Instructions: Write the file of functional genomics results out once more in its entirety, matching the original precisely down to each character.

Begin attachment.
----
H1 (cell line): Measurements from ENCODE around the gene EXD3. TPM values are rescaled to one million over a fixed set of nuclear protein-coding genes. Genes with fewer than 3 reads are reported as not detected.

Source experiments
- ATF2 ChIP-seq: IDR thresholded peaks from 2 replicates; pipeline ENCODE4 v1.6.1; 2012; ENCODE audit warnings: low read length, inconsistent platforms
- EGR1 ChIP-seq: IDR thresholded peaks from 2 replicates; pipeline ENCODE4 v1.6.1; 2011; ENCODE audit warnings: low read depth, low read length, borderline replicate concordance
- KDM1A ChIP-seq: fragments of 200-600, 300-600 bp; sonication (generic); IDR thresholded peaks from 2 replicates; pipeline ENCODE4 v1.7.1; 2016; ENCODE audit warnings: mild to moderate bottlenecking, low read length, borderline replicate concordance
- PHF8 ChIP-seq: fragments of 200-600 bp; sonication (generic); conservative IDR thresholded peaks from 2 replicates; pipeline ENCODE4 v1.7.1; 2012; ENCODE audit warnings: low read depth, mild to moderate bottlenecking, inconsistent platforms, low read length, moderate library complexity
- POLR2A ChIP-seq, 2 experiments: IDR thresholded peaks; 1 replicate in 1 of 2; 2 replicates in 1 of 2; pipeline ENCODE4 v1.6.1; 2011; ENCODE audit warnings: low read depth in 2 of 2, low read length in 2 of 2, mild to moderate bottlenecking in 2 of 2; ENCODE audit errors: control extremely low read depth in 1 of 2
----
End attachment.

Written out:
H1 (cell line): Measurements from ENCODE around the gene EXD3. TPM values are rescaled to one million over a fixed set of nuclear protein-coding genes. Genes with fewer than 3 reads are reported as not detected.

Source experiments
- ATF2 ChIP-seq: IDR thresholded peaks from 2 replicates; pipeline ENCODE4 v1.6.1; 2012; ENCODE audit warnings: low read length, inconsistent platforms
- EGR1 ChIP-seq: IDR thresholded peaks from 2 replicates; pipeline ENCODE4 v1.6.1; 2011; ENCODE audit warnings: low read depth, low read length, borderline replicate concordance
- KDM1A ChIP-seq: fragments of 200-600, 300-600 bp; sonication (generic); IDR thresholded peaks from 2 replicates; pipeline ENCODE4 v1.7.1; 2016; ENCODE audit warnings: mild to moderate bottlenecking, low read length, borderline replicate concordance
- PHF8 ChIP-seq: fragments of 200-600 bp; sonication (generic); conservative IDR thresholded peaks from 2 replicates; pipeline ENCODE4 v1.7.1; 2012; ENCODE audit warnings: low read depth, mild to moderate bottlenecking, inconsistent platforms, low read length, moderate library complexity
- POLR2A ChIP-seq, 2 experiments: IDR thresholded peaks; 1 replicate in 1 of 2; 2 replicates in 1 of 2; pipeline ENCODE4 v1.6.1; 2011; ENCODE audit warnings: low read depth in 2 of 2, low read length in 2 of 2, mild to moderate bottlenecking in 2 of 2; ENCODE audit errors: control extremely low read depth in 1 of 2